Potential Side Effects of DHT Blockers – What You Need to Consider

If you’re concerned about your male pattern baldness, you’re not alone. It’s estimated that half of all men will suffer some level of noticeable hair loss by the time they reach 50 years old. Some embrace their baldness, but increasingly, more men are turning to treatments including oral medications, topical solutions and hair transplants to help treat their hair loss.

In the majority of cases, male pattern baldness is caused by the effects of a pesky androgen (male) sex hormone called dihydrotestosterone, or DHT. An enzyme called 5-alpha reductase is responsible for converting testosterone, the common male hormone, into DHT.

As this DHT builds up, hair follicles on the head become increasingly sensitive to it. The hair follicles then absorb fewer nutrients, causing them to become unhealthy. They then start to shrink, causing fewer healthy hairs to grow from them, with any hairs that do, being thinner and have less longevity.

Eventually the hair follicles die, and no more hairs are produced from them. The hair follicles on the top of the scalp are more sensitive to the effects of DHT, which results in the familiar male pattern baldness on the top of the pate, with hair being left around the back and the sides.

DHT Blockers for Hair Loss

It’s therefore commonplace to help ‘treat’ male pattern baldness with medications that block the action of turning testosterone into DHT.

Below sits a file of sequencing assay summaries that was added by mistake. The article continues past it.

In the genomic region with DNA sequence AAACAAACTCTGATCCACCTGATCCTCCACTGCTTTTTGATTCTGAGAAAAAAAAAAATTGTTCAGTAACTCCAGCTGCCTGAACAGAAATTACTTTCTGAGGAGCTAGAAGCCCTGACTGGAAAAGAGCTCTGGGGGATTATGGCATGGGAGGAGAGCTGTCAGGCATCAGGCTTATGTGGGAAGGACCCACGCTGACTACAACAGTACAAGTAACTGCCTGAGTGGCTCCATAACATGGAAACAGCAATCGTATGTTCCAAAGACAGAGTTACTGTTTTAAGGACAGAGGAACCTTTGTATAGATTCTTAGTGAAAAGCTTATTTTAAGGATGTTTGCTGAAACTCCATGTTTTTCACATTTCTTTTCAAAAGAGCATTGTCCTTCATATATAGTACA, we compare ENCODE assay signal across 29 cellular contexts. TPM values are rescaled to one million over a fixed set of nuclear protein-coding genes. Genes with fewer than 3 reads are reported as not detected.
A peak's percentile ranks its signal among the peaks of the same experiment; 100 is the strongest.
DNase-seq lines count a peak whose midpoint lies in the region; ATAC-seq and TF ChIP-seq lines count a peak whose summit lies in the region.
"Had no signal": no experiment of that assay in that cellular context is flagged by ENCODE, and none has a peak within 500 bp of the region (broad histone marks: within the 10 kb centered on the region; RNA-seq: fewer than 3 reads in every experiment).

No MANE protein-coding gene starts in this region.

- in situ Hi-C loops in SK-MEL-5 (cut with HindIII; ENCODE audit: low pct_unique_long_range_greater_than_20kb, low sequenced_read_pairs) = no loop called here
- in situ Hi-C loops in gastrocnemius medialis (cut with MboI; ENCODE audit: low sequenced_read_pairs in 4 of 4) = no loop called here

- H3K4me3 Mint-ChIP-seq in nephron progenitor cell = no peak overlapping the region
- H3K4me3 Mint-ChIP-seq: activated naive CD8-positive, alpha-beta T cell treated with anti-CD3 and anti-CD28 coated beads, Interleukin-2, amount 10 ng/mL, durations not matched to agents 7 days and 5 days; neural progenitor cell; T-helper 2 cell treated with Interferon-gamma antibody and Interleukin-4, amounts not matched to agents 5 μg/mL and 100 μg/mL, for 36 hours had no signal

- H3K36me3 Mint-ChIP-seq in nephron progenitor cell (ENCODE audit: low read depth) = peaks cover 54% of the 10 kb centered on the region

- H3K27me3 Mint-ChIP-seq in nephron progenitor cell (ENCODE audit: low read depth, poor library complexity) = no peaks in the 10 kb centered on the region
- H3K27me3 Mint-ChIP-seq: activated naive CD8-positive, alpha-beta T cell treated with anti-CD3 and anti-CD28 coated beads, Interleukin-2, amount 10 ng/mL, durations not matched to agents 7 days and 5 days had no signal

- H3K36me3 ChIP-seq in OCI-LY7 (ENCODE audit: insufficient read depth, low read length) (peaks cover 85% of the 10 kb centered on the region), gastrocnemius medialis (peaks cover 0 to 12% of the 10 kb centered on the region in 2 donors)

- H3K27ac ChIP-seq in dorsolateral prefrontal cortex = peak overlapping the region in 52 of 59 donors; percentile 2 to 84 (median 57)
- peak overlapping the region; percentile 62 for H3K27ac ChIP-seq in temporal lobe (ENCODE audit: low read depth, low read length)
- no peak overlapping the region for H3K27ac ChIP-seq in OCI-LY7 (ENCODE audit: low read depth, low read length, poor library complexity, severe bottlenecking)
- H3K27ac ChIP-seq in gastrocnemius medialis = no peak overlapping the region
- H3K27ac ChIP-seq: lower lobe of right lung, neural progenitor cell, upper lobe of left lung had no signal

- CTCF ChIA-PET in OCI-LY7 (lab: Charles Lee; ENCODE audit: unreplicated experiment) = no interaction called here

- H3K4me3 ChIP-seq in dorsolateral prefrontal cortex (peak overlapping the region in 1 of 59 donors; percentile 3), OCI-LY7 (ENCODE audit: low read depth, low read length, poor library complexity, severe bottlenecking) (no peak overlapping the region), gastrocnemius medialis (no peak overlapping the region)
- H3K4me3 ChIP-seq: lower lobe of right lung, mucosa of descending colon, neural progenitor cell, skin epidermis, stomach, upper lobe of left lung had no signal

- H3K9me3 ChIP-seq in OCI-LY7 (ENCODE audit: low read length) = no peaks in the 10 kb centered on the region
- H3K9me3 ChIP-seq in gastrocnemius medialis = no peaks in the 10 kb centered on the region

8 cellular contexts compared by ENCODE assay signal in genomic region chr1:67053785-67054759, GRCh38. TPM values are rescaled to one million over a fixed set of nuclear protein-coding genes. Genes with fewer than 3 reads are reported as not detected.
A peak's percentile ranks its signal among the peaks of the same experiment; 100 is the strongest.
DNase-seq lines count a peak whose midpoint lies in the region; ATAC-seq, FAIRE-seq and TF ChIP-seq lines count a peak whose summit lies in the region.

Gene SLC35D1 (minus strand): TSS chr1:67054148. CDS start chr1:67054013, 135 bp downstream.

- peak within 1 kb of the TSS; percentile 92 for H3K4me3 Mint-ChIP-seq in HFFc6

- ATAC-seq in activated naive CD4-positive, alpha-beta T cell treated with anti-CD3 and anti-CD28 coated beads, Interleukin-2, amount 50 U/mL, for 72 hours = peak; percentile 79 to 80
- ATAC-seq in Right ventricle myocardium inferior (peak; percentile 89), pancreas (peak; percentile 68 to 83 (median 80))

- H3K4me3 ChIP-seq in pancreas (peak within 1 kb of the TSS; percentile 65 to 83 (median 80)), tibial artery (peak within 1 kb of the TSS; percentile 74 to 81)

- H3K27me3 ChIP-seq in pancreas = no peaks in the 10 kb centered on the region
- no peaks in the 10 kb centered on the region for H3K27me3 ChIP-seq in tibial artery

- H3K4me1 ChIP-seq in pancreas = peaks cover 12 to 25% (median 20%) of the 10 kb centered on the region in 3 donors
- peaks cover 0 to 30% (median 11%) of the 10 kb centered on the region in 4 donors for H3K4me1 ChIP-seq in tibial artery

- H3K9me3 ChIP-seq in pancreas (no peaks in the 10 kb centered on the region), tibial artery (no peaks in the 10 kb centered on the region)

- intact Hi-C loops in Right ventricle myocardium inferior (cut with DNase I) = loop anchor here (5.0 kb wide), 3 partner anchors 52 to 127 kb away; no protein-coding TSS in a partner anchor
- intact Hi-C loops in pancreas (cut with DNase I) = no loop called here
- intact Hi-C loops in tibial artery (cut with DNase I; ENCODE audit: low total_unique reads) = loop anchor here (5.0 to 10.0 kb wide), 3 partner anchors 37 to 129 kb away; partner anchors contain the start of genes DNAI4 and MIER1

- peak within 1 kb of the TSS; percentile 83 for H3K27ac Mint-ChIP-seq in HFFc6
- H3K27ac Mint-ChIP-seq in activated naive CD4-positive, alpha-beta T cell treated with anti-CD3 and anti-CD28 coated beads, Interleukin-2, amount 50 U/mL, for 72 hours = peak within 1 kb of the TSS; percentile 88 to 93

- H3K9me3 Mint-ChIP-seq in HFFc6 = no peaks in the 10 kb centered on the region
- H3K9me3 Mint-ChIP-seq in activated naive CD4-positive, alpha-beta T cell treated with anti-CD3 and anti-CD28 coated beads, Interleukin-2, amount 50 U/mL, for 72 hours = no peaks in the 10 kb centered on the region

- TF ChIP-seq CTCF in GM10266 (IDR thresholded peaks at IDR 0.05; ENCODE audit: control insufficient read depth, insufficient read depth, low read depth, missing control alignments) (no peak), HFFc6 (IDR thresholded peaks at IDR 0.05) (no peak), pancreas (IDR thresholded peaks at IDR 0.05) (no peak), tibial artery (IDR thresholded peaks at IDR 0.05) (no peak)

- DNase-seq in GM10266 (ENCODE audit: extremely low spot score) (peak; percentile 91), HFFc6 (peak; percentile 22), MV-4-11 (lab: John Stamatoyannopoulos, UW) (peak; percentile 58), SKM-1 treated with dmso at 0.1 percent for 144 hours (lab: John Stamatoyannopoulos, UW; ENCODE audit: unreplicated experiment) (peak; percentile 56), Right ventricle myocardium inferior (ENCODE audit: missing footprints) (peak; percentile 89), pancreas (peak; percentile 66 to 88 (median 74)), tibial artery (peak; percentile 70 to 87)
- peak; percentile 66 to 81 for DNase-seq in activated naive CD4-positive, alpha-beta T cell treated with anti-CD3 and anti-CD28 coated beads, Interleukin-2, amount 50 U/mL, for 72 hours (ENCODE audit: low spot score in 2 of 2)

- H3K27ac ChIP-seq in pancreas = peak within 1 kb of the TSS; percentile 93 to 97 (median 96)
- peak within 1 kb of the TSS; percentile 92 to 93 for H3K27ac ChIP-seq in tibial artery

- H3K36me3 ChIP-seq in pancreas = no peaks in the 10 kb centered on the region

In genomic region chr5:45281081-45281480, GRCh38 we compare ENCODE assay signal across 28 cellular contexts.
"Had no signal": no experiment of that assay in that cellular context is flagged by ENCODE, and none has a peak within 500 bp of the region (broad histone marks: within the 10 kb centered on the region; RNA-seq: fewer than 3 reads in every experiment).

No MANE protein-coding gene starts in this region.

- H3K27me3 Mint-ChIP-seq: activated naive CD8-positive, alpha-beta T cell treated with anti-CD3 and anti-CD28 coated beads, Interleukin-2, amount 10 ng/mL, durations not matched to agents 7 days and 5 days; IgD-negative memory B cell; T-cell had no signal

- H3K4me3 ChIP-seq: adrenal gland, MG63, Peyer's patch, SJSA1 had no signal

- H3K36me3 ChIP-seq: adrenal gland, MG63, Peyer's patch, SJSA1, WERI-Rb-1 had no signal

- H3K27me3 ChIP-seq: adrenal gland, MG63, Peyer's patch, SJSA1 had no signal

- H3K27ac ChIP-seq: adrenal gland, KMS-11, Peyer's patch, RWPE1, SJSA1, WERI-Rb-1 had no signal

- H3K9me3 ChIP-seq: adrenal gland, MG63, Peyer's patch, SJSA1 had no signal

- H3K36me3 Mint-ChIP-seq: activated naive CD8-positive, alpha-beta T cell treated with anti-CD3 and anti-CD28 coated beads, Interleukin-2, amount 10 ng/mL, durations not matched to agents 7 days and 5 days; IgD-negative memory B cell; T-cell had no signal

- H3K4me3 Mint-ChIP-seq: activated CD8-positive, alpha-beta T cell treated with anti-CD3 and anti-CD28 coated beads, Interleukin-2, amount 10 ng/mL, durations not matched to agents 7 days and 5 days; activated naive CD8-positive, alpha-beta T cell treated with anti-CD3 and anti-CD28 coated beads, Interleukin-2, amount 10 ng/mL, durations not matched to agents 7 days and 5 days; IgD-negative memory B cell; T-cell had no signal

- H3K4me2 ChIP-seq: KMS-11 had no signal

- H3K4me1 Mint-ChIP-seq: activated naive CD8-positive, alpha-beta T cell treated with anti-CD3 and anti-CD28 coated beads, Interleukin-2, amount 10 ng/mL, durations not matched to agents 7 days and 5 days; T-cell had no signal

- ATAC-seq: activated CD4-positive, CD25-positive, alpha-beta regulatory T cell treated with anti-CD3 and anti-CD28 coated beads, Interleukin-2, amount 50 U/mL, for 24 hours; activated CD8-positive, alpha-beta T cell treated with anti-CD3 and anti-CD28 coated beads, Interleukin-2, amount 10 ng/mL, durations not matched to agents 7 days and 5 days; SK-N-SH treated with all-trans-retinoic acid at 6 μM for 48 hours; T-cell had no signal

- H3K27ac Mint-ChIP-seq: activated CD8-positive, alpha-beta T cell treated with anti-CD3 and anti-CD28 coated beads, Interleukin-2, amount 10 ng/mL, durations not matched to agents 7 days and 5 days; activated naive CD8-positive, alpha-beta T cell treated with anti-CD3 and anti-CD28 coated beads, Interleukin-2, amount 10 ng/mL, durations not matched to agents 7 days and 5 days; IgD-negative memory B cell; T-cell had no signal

The most common DHT blocker for hair loss is a drug called finasteride, sold in pharmacies as Propecia. This is an oral medication that needs to be taken daily to stop and reverse hair loss.

Propecia tablets are clinically proven to help prevent hair loss, but they need to be taken every day for as long as you want to prevent your hair loss continuing.

This means that within a short time (probably within a few months, or sooner) of stopping taking Propecia, your hair loss will continue, and any hair you have gained whilst taking Propecia, will likely fall out, again within a few months. Taken properly, Propecia has shown to reduce levels of DHT by up to 60% in clinical trials, so it’s a drug to be taken seriously.

Topical solutions and foams are another option and of these, Regaine (or Rogaine) is the most common and contains the active ingredient, minoxidil.

Although not strictly a DHT blocker (the mechanism of action is not yet entirely understood), Regaine needs to be applied to the scalp daily in order to reverse hair loss. Like with Propecia, if you stop regularly applying Regaine to your scalp, the positive effects are reversed, and your hair loss will return.

Both Propecia and Regaine need to be taken for two to three months before the benefits are seen.

Do DHT Blockers Have Any Side Effects?

As much as there are benefits to taking DHT blockers such as Propecia, there are also disadvantages. Propecia is associated with a few side effects that need to be taken into account before you begin on a lifelong course of drugs.

Although not very common, Propecia can cause the following side effects:

  • Loss of sex drive, or, libido and other sexual problems
  • The development of tender breast tissue in men
  • Testicular discomfort
  • Skin rashes
  • Problems with increased levels of liver enzymes
  • DHT Blockers and Sexual Problems

The most common side effects to taking a DHT blocker such as Propecia are related to the sex drive of individuals and problems with erectile dysfunction, or impotence. Around 1 in 100 men will suffer with these problems whilst taking Propecia.